Starting Baby on Solid Foods
Babies start the first four to six months of their lives nourishing themselves with a sucking-type motion with a breast or bottle. So learning to eat solids takes time. But first, a baby needs to be physically ready (able to hold his head up independently and has lost the tongue-thrust reflex). Once your pediatrician has given the OK, start with a small amount of rice cereal and a spoon.
Be prepared for the cereal to be everywhere! Babies not only need to feel the texture in their mouths, but they need to feel it in their hands, which translates to their hair, face and clothes. The food gets everywhere, but that's part of the learning process. Keep trying and give your baby plenty of practice. There is a lot to learn when baby starts solid foods. They need to learn to get the food off the spoon and into their mouths. Then they need to learn to move the food around in their mouths. They also need to move the food back to the throat, then swallow. Practice is the key, so give your baby many opportunities to practice.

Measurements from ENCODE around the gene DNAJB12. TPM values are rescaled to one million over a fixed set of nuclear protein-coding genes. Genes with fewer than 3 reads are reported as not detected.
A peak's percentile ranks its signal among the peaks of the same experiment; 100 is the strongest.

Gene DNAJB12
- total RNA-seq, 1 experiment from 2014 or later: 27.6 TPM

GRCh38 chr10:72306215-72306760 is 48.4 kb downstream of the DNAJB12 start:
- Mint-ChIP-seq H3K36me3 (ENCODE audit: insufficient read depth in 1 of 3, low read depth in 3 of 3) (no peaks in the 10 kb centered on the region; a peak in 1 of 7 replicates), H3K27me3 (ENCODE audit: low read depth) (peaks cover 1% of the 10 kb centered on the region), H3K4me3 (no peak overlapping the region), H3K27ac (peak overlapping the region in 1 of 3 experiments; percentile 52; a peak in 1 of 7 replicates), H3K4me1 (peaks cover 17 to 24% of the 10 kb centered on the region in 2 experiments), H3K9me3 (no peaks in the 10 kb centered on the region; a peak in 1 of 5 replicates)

Once your baby has learned to eat cereal, she is ready for more tastes, textures and flavors. Try vegetables, then try fruits and then try meats. Give one food at a time instead of mixtures so babies can get used to the flavor and texture. As babies mature, you can start to add more flavor and thicker textures. Eventually, by the end of your baby's first year, she'll be eating chunky, solid foods of many varieties and textures.
Finally, be careful to never give your baby peanuts, popcorn, or small round foods such as cut carrots, peas or pieces of sausage or hot dogs because these foods are choking hazards.